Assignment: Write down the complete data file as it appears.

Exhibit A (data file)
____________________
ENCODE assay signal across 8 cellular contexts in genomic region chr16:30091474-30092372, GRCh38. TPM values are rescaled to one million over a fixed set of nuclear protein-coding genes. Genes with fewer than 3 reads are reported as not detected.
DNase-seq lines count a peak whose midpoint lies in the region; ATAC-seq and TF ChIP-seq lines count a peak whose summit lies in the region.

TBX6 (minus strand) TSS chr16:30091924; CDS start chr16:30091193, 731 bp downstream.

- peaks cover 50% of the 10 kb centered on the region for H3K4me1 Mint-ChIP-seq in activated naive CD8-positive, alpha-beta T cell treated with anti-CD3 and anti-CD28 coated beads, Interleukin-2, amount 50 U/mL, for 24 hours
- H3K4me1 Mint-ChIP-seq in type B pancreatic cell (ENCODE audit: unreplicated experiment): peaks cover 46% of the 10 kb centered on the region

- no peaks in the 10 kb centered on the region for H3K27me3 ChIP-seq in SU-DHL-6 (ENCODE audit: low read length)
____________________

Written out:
ENCODE assay signal across 8 cellular contexts in genomic region chr16:30091474-30092372, GRCh38. TPM values are rescaled to one million over a fixed set of nuclear protein-coding genes. Genes with fewer than 3 reads are reported as not detected.
DNase-seq lines count a peak whose midpoint lies in the region; ATAC-seq and TF ChIP-seq lines count a peak whose summit lies in the region.

TBX6 (minus strand) TSS chr16:30091924; CDS start chr16:30091193, 731 bp downstream.

- peaks cover 50% of the 10 kb centered on the region for H3K4me1 Mint-ChIP-seq in activated naive CD8-positive, alpha-beta T cell treated with anti-CD3 and anti-CD28 coated beads, Interleukin-2, amount 50 U/mL, for 24 hours
- H3K4me1 Mint-ChIP-seq in type B pancreatic cell (ENCODE audit: unreplicated experiment): peaks cover 46% of the 10 kb centered on the region

- no peaks in the 10 kb centered on the region for H3K27me3 ChIP-seq in SU-DHL-6 (ENCODE audit: low read length)